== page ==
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MERGER OVERSIGHT AND H.R. 13131
WEDNESDAY, MARCH 10, 1976
HOUSE OF REPRESENTATIVES,
SUBCOMMITTEE ON MONOPOLIES AND COMMERCIAL LAW
The subcommittee met, pursuant to notice, at 9:45 a.m., in room 2141, Rayburn House Office Building, the Honorable Peter W. Rodino, Jr. [chairman of the committee] presiding.
Present: Representatives Rodino, Flowers, Seiberling, Mazzoli, Hughes, Hutchinson, and McClory.
Also present: Earl C. Dudley, Jr., general counsel; Alan A. Ransom, William L. Sippel, and James F. Falco, counsel; Franklin G. Polk and Kenneth G. Starling, associate counsel.
Chairman RODINO. The committee will come to order.
Before commencing this morning's hearings I would like to take the opportunity to announce that in this room this morning is my good friend, Prof. James Watson, from Rutgers University, along with a group of students from Rutgers University, which is my alma mater. I would like to welcome them here.
This morning the Subcommittee on Monopolies and Commercial Law begins its antitrust oversight hearings. Specifically, we begin. oversight into the state of our merger law and its enforcement.
It is an appropriate time for this, as this year marks the 25th anniversary of the Celler-Kefauver amendments to the Clayton Act. That✓ statute is an unquestioned milestone in our antitrust jurisprudence. Its purpose, quite simply, is to prevent anticompetitive aggregations of market power.
Today our two antitrust enforcement agencies will tell us how they have been enforcing that statute, and what they perceive their enforcement problems to be.
We have, in some cases in agonizing detail, a fairly good idea of what those problems are. Some of them have been with us since the dawn of merger legislation.
One of those problems is that of premerger notification. Both agencies can, and will, tell us what we have known for years-you can't unscramble an egg.
Premerger notification is an idea whose time has clearly come. Legislation, in one form or another, has come painfully close to passage a number of times.
In fact, in the 85th Congress I managed a premerger notification bill-it got as far as the House Calendar. It will be appropriate, therefore, on the anniversary of the Celler-Kefauver amendments, to give
our antitrust enforcement agencies effective enforcement tools; and so, I shall shortly introduce such legislation again.
Our antitrust enforcers will also, I am sure, urge the expansion of the Clayton Act's "interstate commerce" clause to coincide with its Sherman Act reach, so that anticompetitive mergers now unreachable under the Supreme Court's recent American Building Maintenance decision can be prevented.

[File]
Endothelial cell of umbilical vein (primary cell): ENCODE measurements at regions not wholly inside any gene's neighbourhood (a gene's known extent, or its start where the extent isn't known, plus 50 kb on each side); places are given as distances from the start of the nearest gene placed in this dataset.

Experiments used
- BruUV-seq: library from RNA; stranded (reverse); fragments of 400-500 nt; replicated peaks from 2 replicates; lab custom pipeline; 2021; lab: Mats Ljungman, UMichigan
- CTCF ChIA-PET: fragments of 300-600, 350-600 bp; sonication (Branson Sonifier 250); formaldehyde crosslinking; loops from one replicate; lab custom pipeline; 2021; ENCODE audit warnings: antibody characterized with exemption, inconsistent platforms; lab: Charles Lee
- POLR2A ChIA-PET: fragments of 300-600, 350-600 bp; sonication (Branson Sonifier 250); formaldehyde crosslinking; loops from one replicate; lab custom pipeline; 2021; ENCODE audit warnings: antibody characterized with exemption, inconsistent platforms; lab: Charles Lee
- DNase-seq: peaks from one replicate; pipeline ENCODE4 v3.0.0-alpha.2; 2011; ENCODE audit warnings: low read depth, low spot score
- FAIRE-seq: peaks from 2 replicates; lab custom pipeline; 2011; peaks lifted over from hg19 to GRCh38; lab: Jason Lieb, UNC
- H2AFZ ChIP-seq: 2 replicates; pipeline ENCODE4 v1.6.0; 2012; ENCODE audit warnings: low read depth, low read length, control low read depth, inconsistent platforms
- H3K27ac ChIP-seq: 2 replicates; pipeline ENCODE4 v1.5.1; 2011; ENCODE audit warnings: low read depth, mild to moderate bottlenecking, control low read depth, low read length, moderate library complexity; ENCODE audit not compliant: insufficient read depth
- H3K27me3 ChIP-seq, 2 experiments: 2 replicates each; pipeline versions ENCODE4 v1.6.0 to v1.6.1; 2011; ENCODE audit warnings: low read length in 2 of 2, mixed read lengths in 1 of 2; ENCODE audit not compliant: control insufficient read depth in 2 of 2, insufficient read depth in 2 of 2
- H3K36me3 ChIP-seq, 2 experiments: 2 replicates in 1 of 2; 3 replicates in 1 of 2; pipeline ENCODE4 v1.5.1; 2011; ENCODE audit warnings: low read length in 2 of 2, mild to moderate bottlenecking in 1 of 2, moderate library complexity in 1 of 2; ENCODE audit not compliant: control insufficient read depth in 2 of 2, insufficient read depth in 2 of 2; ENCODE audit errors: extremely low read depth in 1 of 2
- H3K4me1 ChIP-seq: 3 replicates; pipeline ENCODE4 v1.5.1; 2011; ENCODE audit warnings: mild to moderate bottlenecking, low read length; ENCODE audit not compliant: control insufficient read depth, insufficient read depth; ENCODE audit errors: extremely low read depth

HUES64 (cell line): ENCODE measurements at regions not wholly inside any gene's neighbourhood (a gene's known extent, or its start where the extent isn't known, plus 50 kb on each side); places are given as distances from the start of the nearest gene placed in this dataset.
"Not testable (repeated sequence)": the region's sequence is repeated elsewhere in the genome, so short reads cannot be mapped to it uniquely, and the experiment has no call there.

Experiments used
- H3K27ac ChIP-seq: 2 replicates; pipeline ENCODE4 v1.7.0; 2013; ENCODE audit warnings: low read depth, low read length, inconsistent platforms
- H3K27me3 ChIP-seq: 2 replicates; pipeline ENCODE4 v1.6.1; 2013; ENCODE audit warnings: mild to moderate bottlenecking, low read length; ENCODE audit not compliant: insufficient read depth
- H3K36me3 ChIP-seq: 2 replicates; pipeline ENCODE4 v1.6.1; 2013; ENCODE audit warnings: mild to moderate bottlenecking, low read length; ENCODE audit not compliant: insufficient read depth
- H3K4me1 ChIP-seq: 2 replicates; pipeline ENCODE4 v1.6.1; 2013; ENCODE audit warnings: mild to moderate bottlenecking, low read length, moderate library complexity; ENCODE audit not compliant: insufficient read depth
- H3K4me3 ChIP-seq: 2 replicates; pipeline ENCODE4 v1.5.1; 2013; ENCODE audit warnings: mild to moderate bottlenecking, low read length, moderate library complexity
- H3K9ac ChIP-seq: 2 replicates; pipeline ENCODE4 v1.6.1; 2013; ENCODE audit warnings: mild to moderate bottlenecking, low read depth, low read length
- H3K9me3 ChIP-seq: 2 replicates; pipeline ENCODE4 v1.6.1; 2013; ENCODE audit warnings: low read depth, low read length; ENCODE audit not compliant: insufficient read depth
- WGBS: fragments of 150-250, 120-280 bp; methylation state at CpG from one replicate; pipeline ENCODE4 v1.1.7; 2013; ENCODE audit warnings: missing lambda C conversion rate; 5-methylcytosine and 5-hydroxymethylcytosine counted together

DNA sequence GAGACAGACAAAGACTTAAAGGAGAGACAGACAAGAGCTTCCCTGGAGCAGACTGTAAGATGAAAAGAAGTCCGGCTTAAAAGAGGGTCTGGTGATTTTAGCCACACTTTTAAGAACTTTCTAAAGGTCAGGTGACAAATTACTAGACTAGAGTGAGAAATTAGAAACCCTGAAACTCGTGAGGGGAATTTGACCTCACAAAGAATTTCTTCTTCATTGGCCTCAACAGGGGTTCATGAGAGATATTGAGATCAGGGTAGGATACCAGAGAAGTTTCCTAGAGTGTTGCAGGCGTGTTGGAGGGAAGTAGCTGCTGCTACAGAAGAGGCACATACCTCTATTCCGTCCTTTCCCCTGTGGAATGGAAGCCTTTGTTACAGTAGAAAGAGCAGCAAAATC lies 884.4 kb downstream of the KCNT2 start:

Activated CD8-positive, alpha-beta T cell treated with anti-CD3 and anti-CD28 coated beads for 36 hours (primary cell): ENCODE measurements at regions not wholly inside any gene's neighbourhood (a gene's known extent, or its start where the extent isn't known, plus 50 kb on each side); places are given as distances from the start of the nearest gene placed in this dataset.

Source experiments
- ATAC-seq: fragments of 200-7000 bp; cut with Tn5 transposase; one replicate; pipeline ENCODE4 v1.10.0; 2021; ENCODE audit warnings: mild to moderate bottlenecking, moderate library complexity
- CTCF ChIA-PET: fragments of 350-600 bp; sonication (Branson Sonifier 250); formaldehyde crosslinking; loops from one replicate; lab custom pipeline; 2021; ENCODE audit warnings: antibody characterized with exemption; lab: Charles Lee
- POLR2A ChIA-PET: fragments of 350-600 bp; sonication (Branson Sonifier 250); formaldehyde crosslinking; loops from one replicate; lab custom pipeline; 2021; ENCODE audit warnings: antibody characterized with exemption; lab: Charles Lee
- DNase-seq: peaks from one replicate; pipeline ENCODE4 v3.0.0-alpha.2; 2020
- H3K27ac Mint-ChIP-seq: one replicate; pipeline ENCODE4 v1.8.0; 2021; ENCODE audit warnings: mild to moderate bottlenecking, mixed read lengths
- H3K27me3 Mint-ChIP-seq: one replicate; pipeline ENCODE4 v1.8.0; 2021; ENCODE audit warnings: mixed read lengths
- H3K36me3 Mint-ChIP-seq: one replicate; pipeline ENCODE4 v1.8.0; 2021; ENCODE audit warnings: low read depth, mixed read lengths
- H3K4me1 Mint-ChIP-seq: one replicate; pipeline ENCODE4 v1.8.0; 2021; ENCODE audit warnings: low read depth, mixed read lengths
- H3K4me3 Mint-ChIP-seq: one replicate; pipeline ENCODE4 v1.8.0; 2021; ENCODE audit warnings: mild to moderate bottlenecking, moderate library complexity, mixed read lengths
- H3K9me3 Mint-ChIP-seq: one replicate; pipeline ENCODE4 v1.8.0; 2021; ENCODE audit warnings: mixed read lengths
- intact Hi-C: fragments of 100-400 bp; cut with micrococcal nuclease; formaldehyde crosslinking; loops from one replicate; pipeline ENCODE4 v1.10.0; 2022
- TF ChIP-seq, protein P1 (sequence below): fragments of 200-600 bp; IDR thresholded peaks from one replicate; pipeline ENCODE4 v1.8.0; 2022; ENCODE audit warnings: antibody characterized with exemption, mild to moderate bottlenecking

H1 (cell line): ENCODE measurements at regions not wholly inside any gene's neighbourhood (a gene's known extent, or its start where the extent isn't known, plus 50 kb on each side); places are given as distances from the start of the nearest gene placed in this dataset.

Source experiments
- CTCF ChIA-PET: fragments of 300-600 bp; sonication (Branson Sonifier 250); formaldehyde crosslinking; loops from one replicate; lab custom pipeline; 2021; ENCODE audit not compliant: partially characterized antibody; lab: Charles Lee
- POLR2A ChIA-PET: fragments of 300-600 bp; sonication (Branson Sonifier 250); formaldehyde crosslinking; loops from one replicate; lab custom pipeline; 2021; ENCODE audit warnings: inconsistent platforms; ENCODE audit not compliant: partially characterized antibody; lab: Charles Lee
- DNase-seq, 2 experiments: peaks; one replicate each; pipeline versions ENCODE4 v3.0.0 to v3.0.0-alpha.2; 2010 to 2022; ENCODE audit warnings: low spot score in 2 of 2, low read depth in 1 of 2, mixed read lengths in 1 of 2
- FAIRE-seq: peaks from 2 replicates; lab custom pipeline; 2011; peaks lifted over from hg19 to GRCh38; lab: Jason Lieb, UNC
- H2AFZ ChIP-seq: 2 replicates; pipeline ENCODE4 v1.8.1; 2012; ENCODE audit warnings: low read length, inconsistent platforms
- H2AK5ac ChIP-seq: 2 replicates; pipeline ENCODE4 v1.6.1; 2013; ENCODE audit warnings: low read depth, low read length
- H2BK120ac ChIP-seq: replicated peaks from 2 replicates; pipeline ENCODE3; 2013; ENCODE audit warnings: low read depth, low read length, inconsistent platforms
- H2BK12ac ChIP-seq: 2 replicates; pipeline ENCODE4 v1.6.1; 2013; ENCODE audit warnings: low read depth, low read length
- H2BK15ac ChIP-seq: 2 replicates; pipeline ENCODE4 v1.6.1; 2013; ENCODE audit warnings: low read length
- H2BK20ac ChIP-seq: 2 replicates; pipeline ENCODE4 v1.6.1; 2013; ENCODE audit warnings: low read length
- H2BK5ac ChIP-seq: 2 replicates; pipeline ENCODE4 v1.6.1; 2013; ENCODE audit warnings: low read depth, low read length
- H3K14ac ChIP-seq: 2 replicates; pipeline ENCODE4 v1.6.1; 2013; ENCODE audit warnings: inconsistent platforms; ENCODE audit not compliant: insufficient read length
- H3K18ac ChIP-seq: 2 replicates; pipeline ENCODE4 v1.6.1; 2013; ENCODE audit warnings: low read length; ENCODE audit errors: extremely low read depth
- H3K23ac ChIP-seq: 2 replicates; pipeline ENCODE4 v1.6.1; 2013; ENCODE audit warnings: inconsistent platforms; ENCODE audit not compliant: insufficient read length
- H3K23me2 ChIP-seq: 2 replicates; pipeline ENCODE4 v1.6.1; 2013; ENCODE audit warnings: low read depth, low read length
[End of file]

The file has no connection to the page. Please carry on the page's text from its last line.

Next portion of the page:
The Department of Justice, I know, will tell us of its need for improvements in the Antitrust Civil Process Act so that it may adequately investigate proposed mergers.
None of these ideas are new; but none have come to pass.
This hearing will be the groundwork for future oversight. We plan, now, to hear the basic concepts and problems of merger law. Later, we will examine specific problems and specific mergers in detail.
I am sure there are widely divergent points of view on these issues, and the subcommittee looks forward to hearing them.
With that, I should like to ask the gentleman from Michigan if he wishes to make any comments. Mr. Hutchinson?
Mr. HUTCHINSON. Thank you, Mr. Chairman.
I'm pleased to welcome the officials of the Antitrust Division and the Federal Trade Commission to testify on the effectiveness of their enforcement of the merger law.
Our fundamental economic policy is to encourage and preserve competition.
I'm sure that all of us agree that the Clayton Act and the CellerKefauver Act are valuable tools in preventing the unreasonable aggregation of industrial power and untimely elimination of viable competitors. The Clayton Act recognizes that some mergers are procompetitive. It allows courts to recognize that in some cases smaller firms need to join together in order to compete effectively with firms as large as some of our modern corporations.
While the merger law is probably the best-known antitrust law to most businessmen, it may be more difficult for them to gage their business activities against it than other antitrust laws. This is because the competitive impact of these mergers must be judged separately. The tests for mergers are judge-made tests, and each merger has a different impact on its market. Merger cases turn on the probability that competition will be lessened, or that a monopoly will be created. in each case the court is allowed to determine the reasonableness of the merger in the particular market.